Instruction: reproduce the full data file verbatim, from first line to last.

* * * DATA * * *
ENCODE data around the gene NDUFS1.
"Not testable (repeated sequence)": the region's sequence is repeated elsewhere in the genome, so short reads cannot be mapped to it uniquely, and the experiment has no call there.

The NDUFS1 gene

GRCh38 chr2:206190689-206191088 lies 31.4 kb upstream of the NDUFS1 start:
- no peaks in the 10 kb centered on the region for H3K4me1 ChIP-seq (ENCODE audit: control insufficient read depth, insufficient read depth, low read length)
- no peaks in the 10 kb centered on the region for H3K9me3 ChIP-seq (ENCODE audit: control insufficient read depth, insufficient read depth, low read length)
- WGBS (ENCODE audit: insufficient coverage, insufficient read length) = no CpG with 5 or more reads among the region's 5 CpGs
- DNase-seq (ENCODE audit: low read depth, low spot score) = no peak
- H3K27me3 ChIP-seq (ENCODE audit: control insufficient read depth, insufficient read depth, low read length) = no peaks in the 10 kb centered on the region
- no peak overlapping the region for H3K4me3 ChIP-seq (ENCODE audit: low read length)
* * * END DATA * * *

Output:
ENCODE data around the gene NDUFS1.
"Not testable (repeated sequence)": the region's sequence is repeated elsewhere in the genome, so short reads cannot be mapped to it uniquely, and the experiment has no call there.

The NDUFS1 gene

GRCh38 chr2:206190689-206191088 lies 31.4 kb upstream of the NDUFS1 start:
- no peaks in the 10 kb centered on the region for H3K4me1 ChIP-seq (ENCODE audit: control insufficient read depth, insufficient read depth, low read length)
- no peaks in the 10 kb centered on the region for H3K9me3 ChIP-seq (ENCODE audit: control insufficient read depth, insufficient read depth, low read length)
- WGBS (ENCODE audit: insufficient coverage, insufficient read length) = no CpG with 5 or more reads among the region's 5 CpGs
- DNase-seq (ENCODE audit: low read depth, low spot score) = no peak
- H3K27me3 ChIP-seq (ENCODE audit: control insufficient read depth, insufficient read depth, low read length) = no peaks in the 10 kb centered on the region
- no peak overlapping the region for H3K4me3 ChIP-seq (ENCODE audit: low read length)